Above: Amb Kabonero with Mozambique president
Above: I also thank the people of Montepuez for the numerous gifts given to me, my daughter Natasha, and my entourage. May you be blessed
Above: President Filipe Jacinto Nyusi of Mozambique receives President Museveni at the President’s Office in Maputo, Mozambique on Thursday
Above: President Filipe Jacinto Nyusi of Mozambique and President Museveni share a light moment during a state banquate at Vermelha State House in Maputo.
Above: The President Yoweri Kaguta Museveni moves to lay a wreath at the war memorial ground in Montepuez millitary barracks.
Above: President Yoweri Museveni (R) and Mozambique’s Filipe Jacinto Nyusi (L) inspect a guard of honor
Before leaving Maputo, President Museveni took time off to visit a few comrades.
He also visited former President Armando Guebuza. He said it was good spending time with him and his family.
Museveni recalled how Gen Alberto Chipande used his personal car to transport FRONASA fighters to training camps in Mozambique in the 1970s.
“It was good paying a courtesy call to him and his family.”
His last host in Maputo city was Marcelino dos Santos, 89, a founder member of FRELIMO.
“I pray that God keeps blessing and giving him good health.”
Shortly after, President Museveni was led to the square, where he awarded medals to veterans who directly supported the Ugandan trainees, while others were recognized post-humously and their medals received by family members. Among those recognised were Juliao Chissico Francisco, a driver and Luis Manuel, a cook.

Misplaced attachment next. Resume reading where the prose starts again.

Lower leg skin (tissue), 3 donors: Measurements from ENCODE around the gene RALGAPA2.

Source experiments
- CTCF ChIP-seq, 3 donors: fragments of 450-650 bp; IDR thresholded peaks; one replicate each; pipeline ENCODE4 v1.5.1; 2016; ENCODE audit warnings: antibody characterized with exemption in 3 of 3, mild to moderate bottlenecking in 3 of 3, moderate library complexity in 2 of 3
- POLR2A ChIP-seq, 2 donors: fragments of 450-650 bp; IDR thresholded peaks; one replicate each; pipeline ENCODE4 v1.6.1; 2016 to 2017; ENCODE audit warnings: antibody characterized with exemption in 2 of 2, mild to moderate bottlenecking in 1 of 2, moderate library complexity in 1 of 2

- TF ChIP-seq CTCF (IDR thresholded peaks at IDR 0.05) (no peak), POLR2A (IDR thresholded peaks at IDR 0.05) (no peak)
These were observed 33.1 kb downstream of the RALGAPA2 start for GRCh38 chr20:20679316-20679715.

The President revealed that together with his three colleagues, they had decided to initiate a poultry project for the Montepuez veterans to boost their incomes. The project, said Mr. Museveni, would be integrated with a crop farming initiative to manage costs. He offered $26,000 (about Shs90m) to kick-start the project.
“Mozambican veterans showed us how to defeat the Portuguese. In Uganda, we veterans showed how to defeat bad governments. We must then show our people how to get out of poverty. Revolutionaries must show collaborators how to get out of poverty,” he concluded.
Gifts and honours
Host Defence Minister, Mtumuke, in his remarks thanked President Museveni for remembering his revolutionary roots and retracing them. He announced that the barracks President Museveni had visited would be preserved as a “Museveni Museum” to promote solidarity of the two countries’ armies.
Earlier, Ms. Etelvina Fevereiro, an Administrator of Cabo Delgado Province and Mr. Antonio Domingos Mapure, representing the region’s Permanent Secretary, awarded President Museveni gifts including a walking stick, a hat, while Mrs. Natasha Karugire was given a blouse.
Later, President Museveni, whose Montepuez tour was the final activity of his state visit, was seen off at Pemba International Airport by the host Agriculture Minister, Mr. Francisco Marrule and a host of Ugandan officials including Veterans’ Affairs Minister, Bright Rwamirama and Ambassador Richard Kabonero.